No Response, No Appeal: Assessor’s New Jersey Rental Income and Expense Information Requests
If you own income-producing commercial property in New Jersey, you may have recently received a
rental income and expense request by certified mail from the tax assessor for rental income and expense information.
Owners must respond to Chapter 91 requests within 45 days of the date of the rental income and expense letter or lose their rights to appeal their tax assessment for the applicable year to either the County Tax Board or New Jersey Tax Court, subject only to a “reasonableness hearing.” Ocean Pines Ltd. v. Point Pleasant Bor., 112 N.J. 1 (1988). (In a reasonableness hearing, the inquiry will focus solely on whether the valuation could reasonably have been arrived at in light of the data available to the assessor at the time of the valuation.) New Jersey courts have strictly applied the harsh remedy of dismissing an appeal when a Chapter 91 request was not returned. You must complete the entire form accurately. If a form is incomplete or misleading, the tax appeal may still be dismissed for an inadequate response. In order to preserve your rights to appeal, you should respond by certified mail, so you can prove you responded.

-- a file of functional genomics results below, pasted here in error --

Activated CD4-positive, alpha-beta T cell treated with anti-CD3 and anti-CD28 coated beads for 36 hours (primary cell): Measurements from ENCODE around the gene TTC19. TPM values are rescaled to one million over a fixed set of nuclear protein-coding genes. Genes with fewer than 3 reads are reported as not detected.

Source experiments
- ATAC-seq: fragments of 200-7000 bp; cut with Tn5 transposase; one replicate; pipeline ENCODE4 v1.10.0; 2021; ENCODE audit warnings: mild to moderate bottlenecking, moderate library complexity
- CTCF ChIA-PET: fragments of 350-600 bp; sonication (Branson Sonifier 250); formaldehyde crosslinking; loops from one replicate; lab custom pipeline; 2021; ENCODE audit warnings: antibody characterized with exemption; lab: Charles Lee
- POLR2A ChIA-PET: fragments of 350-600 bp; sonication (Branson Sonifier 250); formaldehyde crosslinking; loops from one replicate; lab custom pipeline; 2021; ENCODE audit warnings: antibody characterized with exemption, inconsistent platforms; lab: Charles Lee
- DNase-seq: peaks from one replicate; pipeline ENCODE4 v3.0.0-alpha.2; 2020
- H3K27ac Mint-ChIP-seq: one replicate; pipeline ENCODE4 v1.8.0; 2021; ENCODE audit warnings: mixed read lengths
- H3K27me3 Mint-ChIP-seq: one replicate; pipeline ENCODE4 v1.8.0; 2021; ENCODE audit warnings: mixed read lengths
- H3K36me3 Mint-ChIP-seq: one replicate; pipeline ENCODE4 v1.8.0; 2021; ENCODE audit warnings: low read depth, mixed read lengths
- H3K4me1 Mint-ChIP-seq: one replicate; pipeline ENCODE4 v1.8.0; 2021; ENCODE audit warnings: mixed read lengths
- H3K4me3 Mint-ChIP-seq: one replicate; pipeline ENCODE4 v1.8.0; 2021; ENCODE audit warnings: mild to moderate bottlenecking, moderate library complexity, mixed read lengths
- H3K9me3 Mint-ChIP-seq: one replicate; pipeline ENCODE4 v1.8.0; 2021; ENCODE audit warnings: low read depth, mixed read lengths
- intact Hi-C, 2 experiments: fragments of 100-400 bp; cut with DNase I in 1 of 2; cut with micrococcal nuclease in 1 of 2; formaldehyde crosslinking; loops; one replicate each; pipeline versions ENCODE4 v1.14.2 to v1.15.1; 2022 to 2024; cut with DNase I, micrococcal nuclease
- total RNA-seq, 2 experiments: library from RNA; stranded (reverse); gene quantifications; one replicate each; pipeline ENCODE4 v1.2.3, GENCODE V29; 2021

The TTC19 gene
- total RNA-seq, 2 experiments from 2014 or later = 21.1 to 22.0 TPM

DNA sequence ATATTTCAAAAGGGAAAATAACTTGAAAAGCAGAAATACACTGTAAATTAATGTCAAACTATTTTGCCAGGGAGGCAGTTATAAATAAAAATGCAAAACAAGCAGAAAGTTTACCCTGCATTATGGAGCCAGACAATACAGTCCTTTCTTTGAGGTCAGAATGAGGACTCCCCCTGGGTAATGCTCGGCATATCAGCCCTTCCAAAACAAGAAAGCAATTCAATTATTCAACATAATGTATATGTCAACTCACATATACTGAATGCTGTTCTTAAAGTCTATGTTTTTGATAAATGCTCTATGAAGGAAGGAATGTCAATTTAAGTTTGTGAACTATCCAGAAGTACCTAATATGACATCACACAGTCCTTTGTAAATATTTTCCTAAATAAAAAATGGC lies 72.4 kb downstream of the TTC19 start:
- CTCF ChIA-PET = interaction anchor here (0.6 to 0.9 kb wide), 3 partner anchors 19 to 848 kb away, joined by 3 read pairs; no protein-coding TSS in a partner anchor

Even if your property is not income-producing, you should respond to the rental income and expense request in writing within the 45 day window and let the tax assessor know the reasons for the non-response. Properties leased to related entities, affiliates or wholly owned subsidiaries may be considered income-producing, even if the underlying leases are not arm’s length and do not reflect market rents. SKG Realty Corp. v. Wall Tp., 8 NJ Tax 209 (1985). Transactions among related companies are not privileged, and the assessor may decide whether to consider the information furnished. Id. Similarly, properties subject to leases whereby the owner receives compensation from a franchisee tenant based on a percentage of gross profit are considered income-producing, even though such compensation may not be classified as “rent.” Southland Corp. v. Dover Tp., 21 NJ Tax 573 (2004). Nursing homes and hotels are considered income-producing properties, even though they do not collect rent. Rolling Hills of Hunterdon LP v. Clinton Tp., 15 NJ Tax 364 (1995). In these cases, the complaints were dismissed for failure to respond in a timely manner.
Tenants who pay real estate taxes directly to the tax authority or indirectly through expense passthroughs in net leases should be careful that they do not lose their appeal rights because their landlord does not respond to Chapter 91 requests. Similarly, a contract purchaser should confirm, during the due diligence process, that its seller responded to a Chapter 91 request, so that the purchaser does not inadvertently lose its appeal rights. Purchasers should also consider including a seller covenant in the purchase agreement that it will timely respond to any Chapter 91 request.
Dismissal of an appeal can be especially punitive where the taxpayer is the subject of a municipal-wide
revaluation and the assessment has increased significantly. In that case, you may receive a much higher
tax bill without recourse to challenge it.
The contents of this article are for informational purposes only and none of these materials is offered, nor should be construed, as legal advice or a legal opinion based on any specific facts or circumstances.